A female figure reclines in a provocative pose, bending her right leg in a way that openly exposes her body and genitals. She wears a stephane on her head and only a red veil across her body – it covers her breasts in a narrow strip and ends at her hips. Her pose and articulated musculature resemble a male reveler’s. Indeed, scholars have largely agreed that a nearly nude woman in this pose can only be a hetaira (courtesan) at a banquet – even though this interpretation cannot account for the stephane and veil.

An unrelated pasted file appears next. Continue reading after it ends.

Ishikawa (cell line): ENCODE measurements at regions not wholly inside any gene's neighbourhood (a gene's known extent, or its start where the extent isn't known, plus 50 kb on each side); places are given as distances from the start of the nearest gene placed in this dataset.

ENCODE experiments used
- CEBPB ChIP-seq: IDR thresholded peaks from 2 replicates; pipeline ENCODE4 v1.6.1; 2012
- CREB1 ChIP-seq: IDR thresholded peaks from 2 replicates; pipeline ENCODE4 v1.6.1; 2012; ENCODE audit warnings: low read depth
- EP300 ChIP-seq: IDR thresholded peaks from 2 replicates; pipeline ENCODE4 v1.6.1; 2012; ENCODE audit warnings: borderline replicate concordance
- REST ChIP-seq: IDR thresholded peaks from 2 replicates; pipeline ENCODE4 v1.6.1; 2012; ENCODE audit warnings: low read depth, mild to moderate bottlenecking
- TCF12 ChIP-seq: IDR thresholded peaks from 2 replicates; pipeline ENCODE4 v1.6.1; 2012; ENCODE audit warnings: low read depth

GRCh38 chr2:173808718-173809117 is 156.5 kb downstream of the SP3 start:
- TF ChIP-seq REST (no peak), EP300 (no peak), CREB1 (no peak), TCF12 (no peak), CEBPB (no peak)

Some fragments of this same terracotta type have surfaced in recent years. Three were found on the Athenian Acropolis, and another in the Artemis sanctuary in Brauron (Attika). Artemis Brauronia, who also received cult in a sanctuary on the Athenian Acropolis near the Propylaea, was responsible for childrearing – especially the transition from untamed maiden to bride, and the childbirth that marked the end of the bride’s role. Similar clay figures of reclining nude girls (from the late fifth century BC, however) were placed in the graves of children and young girls in the Athenian Kerameikos. This suggests that the figures were given to a deceased child for the afterlife as a gesture of what she would have needed for her wedding, had she lived to see it. Many of the terracottas in these graves represent the young woman as a bride. Literary sources confirm that a girl would dedicate toys and female figurines to Artemis before her wedding, these latter symbolizing the girl herself. In so doing, the girl asked Artemis for a happy and above all productive marriage: for the goal of a successful union was offspring to ensure the continuity of the family line. This evidence seems to support an interpretation of the Berlin figure as a bride reclining on her bridal bed and wearing a bridal crown. Her near-nudity would thus allude to the wedding night and to her ability to bear children.